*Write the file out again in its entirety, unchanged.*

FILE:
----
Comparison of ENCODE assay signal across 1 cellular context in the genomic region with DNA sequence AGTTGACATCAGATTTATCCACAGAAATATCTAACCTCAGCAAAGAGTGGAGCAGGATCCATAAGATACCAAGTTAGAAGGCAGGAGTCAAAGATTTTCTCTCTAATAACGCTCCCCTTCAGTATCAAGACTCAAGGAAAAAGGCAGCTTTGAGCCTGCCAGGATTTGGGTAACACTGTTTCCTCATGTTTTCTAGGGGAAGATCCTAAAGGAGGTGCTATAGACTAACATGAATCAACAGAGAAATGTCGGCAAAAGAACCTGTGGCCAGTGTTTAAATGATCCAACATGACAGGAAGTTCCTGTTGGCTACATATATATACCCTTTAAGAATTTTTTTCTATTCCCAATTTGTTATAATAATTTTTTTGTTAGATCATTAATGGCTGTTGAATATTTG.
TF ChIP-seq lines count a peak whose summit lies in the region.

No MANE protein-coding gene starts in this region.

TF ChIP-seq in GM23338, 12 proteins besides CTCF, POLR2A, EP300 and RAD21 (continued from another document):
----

Comparison of ENCODE assay signal across 1 cellular context in the genomic region with DNA sequence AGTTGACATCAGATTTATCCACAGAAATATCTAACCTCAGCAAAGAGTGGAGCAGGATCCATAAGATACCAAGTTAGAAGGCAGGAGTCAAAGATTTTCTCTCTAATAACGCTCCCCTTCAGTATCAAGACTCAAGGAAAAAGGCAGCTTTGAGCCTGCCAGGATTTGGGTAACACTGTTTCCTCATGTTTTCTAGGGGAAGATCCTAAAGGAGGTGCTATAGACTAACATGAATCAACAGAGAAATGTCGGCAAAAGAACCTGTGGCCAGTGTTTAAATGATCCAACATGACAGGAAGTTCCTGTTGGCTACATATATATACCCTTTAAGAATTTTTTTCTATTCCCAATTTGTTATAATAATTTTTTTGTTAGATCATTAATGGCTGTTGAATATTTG.
TF ChIP-seq lines count a peak whose summit lies in the region.

No MANE protein-coding gene starts in this region.

TF ChIP-seq in GM23338, 12 proteins besides CTCF, POLR2A, EP300 and RAD21 (continued from another document):